After 25 years and ten albums, there should be an element of predictability to Wilco, especially given that the second half of that run has been spent with an unchanged line-up as cosily familiar as your favourite dad-rock cardigan. After all, long gone are the days of Wilco being touted as the American Radiohead, making confrontational experimental rock music slathered in drones and noise; the tumult, both on- and off-record, of Yankee Hotel Foxtrot and A Ghost Is Born that created a pair of post-millennial masterpieces is now distant past, as the band have settled into self-funding, self-recording and self-releasing largely self-contented LPs.
And yet Ode To Joy does still come with a sense of apprehension: after the last couple of fairly disposable albums with in-joke titles (Schmilco and Star Wars), there was a sense of Wilco becoming a middle-aged band declining into solipsism, tempted to see out their autumn years playing the same songs to the same crowds again and again. Thankfully, though, they’ve arrested that trend with an eleventh record that’s outward-looking, engaging, and pleasingly different to current form: Ode To Joy is still undeniably a Wilco record – this is no grand stylistic shift – but this time it’s one made by a band with an apparently renewed purpose, if not necessarily trying to accrue new fans then at least reminding existing ones that they still have something significant to offer.
Accordingly, the gorgeous circular melody and gentle build of ‘One And A Half Stars’ does away with the recent throwaway aesthetic in favour of something more grounded and cared-for, while the uncannily accurately titled ‘Quiet Amplifier’, full of atmosphere, all squeaks and burbles and rattles, revels in gentle dissonance and distortion, making for some of the most rewarding textures the band have produced in years. A modestly scratchy, improvisatory patina dusts ‘We Were Lucky’, too, the most immediate example that nothing on this album is turned up to ten, that nothing shows off – instead, Wilco are happy to smoulder, resisting eruption with admirable restraint. It’s a rusted, worn, and at times discomforting approach, but simultaneously evocative and compellingly three-dimensional, and it’s an effect that repays repeat listening far more handsomely than your standout indie-rock guitar wig-out.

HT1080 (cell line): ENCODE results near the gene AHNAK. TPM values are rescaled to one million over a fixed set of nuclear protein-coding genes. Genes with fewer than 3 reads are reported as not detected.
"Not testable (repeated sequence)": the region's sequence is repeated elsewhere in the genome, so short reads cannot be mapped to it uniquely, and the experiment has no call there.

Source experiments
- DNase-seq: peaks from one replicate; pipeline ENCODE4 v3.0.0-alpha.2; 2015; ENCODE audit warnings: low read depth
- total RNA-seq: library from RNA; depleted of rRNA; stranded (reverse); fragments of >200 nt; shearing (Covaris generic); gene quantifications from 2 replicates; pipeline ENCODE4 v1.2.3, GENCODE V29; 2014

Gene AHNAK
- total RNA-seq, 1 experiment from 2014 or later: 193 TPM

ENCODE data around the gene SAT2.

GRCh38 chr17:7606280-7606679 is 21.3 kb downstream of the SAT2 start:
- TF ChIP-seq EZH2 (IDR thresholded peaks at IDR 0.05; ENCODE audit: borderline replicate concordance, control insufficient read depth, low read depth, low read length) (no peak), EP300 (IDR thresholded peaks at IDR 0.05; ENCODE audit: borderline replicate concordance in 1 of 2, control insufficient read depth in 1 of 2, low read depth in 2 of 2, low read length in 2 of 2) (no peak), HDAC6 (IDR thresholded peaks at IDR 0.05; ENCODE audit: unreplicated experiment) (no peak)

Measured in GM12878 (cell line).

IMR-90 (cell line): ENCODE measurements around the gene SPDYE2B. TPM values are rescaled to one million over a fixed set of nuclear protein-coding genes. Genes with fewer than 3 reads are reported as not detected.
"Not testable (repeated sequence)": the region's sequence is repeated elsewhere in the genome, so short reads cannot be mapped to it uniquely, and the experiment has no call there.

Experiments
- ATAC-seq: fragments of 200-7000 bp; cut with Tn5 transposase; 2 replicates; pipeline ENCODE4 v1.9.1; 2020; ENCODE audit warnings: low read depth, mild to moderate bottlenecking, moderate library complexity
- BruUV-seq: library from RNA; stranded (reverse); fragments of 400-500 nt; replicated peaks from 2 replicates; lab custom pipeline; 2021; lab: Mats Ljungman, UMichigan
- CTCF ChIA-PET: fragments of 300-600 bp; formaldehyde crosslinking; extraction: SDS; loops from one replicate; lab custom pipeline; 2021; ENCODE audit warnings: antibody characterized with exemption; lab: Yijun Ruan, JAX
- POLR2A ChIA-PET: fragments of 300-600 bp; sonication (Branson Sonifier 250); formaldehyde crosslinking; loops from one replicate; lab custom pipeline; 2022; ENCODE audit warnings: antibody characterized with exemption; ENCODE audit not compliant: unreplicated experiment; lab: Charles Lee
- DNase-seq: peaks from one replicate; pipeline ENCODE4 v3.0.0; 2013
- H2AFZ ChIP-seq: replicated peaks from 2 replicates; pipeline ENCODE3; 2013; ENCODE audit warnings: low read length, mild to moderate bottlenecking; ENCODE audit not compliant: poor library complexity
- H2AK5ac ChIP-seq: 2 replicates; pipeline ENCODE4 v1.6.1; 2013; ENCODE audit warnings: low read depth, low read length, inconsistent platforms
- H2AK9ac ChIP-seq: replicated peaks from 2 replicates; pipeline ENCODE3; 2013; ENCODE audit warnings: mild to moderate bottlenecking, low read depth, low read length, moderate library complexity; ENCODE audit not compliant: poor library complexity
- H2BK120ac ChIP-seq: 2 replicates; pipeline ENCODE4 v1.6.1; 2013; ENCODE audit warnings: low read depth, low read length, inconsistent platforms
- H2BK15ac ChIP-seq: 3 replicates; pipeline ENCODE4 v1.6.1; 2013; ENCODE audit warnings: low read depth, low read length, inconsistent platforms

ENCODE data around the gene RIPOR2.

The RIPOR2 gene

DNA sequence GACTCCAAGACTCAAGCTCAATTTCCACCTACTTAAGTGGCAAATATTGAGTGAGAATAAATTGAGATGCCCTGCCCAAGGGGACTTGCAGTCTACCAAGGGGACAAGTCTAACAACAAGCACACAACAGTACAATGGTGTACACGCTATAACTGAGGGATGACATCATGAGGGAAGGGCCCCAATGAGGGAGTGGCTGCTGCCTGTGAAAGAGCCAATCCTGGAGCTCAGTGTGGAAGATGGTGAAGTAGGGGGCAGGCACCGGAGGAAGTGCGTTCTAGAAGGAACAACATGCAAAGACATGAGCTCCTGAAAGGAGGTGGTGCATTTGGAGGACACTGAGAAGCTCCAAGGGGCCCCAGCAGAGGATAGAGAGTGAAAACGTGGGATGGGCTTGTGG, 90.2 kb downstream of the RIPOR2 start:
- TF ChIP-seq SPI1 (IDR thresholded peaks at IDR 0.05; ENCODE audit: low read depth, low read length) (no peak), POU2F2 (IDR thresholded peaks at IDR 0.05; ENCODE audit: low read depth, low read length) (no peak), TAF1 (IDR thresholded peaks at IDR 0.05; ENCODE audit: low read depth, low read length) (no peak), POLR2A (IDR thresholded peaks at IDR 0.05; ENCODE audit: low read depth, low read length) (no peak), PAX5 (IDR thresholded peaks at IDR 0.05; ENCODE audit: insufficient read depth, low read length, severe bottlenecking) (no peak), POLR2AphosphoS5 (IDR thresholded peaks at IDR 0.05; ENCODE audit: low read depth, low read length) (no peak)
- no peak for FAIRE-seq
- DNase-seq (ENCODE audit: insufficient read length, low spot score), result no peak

The more straightforward songs – in particular a run of three from ‘Everyone Hides’ to ‘Citizens’ that makes up the album’s heart – are just as carefully formed. With neat instrumental flourishes and a charming, self-confident brevity that you sense a younger band would avoid, these concise little vignettes offset the more expansive tracks in the same artistically sympathetic way as Wilco’s most accomplished previous records. Together, it makes for a rounded, calmly assured album and, most importantly, one that encourages you to relax into it and get comfortable.
Like Low and Lambchop, two other venerable old American indie bands whose most recent and umpteenth records have found them choosing not to go gentle into that good night, Wilco have also found surprising new purpose with their latest. However, where Low’s Double Negative violently rejected its predecessors’ forms, and Lambchop’s reanimation has come through jarring production techniques, Wilco feel re-energized here in a far subtler way: this is music where grand statement is rejected for nuance, where a sense of quiet concentration and steely resolve is preferred to anything more histrionic, and where grace and hope replace studied cynicism and righteous indignation. It’s also the most satisfying thing this line-up of Wilco have recorded, and, with its moreishness, sensitivity, and inviting, non-confrontational intricacy, it has given an old band a new voice. With Ode To Joy, for the first time in perhaps fifteen years, Wilco have found a way to be truly relevant, again.